– In 2008, when Democratic firebrand Keith Ellison was deciding how to vote on an $800 billion bank bailout, one of the first calls he made was to ex-Minnesota Gov. Arne Carlson, a Republican.

Since 2006, Carlson and others have staged quarterly meetings of a financial services roundtable that facilitates frank, private discussions about business issues between Ellison and representatives of Minnesota’s investment and banking sectors.

Ellison trusts roundtable members to provide a point of view he may not agree with but needs to hear, a perspective he often does not get talking to the progressive Minneapolis constituency he represents in the U.S. House of Representatives. His talk with Carlson in 2008 helped persuade Ellison to vote for the bank bailout.

“He’ll get out a notebook and pen and start asking questions,” said current roundtable leader Stephen Lewis, board chairman of Columbia Funds. “I have been very impressed how he wants to learn.”

Ellison is schooling himself on economic matters for a reason. What he really wants is to lead a serious national economic movement with what he describes as a workable common-sense message for corporate America.

To better position himself at the Capitol, Ellison gave up other committee assignments to sit on the powerful House Financial Services Committee and its Capital Markets Subcommittee. If America will empower its rank-and-file workers with good jobs without regard to race or religion, he said, many other issues disappear.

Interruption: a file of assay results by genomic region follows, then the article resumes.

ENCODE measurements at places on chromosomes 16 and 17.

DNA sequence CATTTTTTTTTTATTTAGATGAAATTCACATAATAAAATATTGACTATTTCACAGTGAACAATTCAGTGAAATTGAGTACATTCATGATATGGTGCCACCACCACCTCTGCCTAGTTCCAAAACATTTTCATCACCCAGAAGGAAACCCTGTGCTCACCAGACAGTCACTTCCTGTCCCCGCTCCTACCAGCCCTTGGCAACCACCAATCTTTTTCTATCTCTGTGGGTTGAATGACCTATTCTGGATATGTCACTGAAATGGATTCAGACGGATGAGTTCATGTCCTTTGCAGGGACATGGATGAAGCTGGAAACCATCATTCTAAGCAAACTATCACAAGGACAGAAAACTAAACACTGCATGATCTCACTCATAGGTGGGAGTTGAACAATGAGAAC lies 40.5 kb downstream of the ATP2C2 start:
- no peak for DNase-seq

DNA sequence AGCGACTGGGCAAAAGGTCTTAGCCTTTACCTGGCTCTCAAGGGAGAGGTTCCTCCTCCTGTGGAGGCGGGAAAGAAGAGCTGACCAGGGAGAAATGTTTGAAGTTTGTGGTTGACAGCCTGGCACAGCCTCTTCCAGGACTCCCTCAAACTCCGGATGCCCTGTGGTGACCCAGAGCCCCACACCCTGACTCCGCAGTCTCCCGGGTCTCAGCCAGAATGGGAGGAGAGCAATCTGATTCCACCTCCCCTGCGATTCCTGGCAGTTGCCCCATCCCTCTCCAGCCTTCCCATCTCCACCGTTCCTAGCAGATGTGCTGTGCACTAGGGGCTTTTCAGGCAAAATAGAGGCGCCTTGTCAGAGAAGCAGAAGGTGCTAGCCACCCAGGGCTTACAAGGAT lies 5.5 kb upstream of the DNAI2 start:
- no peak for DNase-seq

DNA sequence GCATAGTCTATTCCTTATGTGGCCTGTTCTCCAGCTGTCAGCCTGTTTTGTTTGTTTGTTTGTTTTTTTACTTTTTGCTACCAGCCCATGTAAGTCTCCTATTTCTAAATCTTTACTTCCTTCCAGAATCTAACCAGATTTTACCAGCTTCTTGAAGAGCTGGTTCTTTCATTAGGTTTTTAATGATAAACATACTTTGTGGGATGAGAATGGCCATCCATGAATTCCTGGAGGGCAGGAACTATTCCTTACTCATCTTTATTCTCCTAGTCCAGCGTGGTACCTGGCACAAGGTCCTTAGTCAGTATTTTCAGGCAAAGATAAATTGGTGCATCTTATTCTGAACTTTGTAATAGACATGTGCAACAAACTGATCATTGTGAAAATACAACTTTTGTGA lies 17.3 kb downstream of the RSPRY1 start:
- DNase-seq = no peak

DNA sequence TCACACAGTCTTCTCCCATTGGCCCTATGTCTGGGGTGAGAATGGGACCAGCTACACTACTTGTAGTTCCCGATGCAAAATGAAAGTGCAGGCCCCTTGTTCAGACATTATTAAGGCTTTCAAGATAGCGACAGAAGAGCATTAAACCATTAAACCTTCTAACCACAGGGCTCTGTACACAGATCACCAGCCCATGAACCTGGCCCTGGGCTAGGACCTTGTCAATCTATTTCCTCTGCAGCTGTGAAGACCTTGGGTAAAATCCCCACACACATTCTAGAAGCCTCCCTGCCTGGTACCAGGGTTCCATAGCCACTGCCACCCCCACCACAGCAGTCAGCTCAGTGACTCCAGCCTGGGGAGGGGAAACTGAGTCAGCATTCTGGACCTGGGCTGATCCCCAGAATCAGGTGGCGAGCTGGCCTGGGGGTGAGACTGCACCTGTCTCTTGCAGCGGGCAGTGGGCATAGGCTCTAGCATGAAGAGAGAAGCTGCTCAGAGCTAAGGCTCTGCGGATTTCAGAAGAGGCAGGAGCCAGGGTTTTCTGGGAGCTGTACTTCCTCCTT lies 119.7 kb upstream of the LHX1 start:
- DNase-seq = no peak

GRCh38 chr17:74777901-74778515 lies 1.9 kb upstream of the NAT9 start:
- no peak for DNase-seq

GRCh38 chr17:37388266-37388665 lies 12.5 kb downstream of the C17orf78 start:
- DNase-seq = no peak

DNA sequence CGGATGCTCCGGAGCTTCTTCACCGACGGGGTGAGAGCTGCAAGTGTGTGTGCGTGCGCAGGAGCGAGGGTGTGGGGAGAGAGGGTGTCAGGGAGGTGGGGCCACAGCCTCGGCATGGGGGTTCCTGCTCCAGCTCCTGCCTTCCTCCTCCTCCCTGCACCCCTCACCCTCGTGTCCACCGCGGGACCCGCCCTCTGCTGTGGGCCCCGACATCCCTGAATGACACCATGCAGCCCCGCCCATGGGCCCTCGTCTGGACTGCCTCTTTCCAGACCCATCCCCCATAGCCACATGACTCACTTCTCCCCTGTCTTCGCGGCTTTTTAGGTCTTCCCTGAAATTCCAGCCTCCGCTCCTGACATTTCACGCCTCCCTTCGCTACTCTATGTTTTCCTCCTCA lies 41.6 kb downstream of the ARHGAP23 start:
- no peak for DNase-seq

Known for occasionally sparring with conservative talk show hosts, notably Sean Hannity of Fox News over automatic federal budget cuts, Ellison aims to provide a populist counterpoint to the conservative vision that commands the majority in the House. It’s a mission that should complement the politics of his district, which includes Minneapolis and is the state’s most ethnically diverse and Democratic-leaning.

“If you’re talking about a sustainable company that can rely on a decent margin of profit over the course of years and years, then your destiny is tied to the viability of the American middle class,” Ellison said. “And you cannot take so much advantage of that class of workers that they cannot afford to buy your product unless they borrow money to do so.”